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David Mowat


Soldiering duty in Suez, 1952

Black and white photograph of David Mowat and colleagues working in the Suez Canal, 1954.
David, sitting on the left with the telephone to his ear, at work in Suez. © David Mowat

I was signed up as a conscript in the army back in 1951. I was too young to go to Korea so instead I was sent to Suez, as a linesman in the third GHQ regiment. That was in November 1952. I was demobbed in 1954, two years before the Suez Crisis but even then there were rumours that the Egyptians wanted to take over the canal. For me, however, it was a good time. My work was maintaining the communication cables at the military base at Fayed, just below the Great Bitter Lake, which is about half way down the canal. It was an interesting place to be. We saw all the ships on the canal and there was a bit of a breeze off the water even in the hot months. We did all the usual soldiering duties - drills, inspections, guard's duties. And we developed a great sense of camaraderie, we were all mates, like brothers, really. In the two years that I was there, I never saw anything untoward, there was a fairly low level of unrest, but nothing serious.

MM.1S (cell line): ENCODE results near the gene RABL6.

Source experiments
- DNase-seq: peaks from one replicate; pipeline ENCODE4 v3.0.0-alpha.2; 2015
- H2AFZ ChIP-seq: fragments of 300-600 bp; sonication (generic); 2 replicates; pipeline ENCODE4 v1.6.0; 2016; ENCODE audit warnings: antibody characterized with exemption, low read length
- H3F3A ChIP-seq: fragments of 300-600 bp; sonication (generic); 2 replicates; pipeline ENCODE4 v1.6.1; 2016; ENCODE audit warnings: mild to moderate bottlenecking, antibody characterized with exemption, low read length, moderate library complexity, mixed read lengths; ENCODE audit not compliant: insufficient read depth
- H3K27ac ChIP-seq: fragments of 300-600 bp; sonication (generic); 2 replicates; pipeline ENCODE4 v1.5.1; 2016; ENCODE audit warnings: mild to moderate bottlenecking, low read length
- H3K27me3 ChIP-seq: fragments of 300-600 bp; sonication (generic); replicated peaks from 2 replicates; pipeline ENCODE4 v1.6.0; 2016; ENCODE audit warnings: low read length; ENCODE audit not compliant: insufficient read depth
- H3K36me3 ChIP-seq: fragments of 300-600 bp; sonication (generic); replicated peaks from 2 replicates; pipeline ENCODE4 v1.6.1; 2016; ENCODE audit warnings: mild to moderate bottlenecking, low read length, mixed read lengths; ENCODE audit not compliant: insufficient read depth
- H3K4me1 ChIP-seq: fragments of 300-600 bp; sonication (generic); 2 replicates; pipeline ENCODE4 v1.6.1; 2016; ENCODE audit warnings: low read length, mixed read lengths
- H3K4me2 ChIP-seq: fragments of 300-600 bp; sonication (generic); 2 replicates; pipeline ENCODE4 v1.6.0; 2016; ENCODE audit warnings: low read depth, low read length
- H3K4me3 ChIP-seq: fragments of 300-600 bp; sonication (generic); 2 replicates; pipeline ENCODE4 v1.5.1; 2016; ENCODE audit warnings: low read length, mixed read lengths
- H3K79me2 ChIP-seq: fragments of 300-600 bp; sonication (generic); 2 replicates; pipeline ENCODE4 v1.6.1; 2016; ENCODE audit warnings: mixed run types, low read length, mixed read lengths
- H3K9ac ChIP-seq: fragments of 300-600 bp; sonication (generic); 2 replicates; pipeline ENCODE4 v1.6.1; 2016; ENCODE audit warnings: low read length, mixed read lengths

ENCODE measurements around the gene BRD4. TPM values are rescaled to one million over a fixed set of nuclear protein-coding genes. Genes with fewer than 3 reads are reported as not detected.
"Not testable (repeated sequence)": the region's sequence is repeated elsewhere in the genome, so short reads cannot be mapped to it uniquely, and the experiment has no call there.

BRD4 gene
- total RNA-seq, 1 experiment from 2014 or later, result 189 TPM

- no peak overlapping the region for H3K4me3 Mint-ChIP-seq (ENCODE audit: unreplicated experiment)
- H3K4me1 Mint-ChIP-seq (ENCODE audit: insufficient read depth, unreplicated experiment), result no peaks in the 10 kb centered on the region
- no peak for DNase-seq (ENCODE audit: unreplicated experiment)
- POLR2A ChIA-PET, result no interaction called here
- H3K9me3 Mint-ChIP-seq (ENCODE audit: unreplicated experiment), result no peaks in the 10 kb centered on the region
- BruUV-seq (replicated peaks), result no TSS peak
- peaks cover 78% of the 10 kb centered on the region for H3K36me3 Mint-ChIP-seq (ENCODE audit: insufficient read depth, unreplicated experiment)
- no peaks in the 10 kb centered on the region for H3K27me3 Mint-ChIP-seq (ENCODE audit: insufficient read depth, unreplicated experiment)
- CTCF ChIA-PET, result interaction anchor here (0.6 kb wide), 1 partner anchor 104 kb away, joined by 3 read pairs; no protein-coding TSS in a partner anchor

By the time the Suez Crisis erupted in 1956, I was back in Sheffield, married and although I thought about going back, my wife wasn't keen on it. Still, my years of service taught me discipline and to keep myself out of mischief!

I recently attended a ceremony at the Town Hall where I was presented with a medal by the Lord Mayor for serving as a soldier in the Suez Canal Zone, in the 1950s. It made me feel very proud.

Extract from an interview with David Mowat by Nikky Wilson for an article in the Burngreave Messenger, December 2006.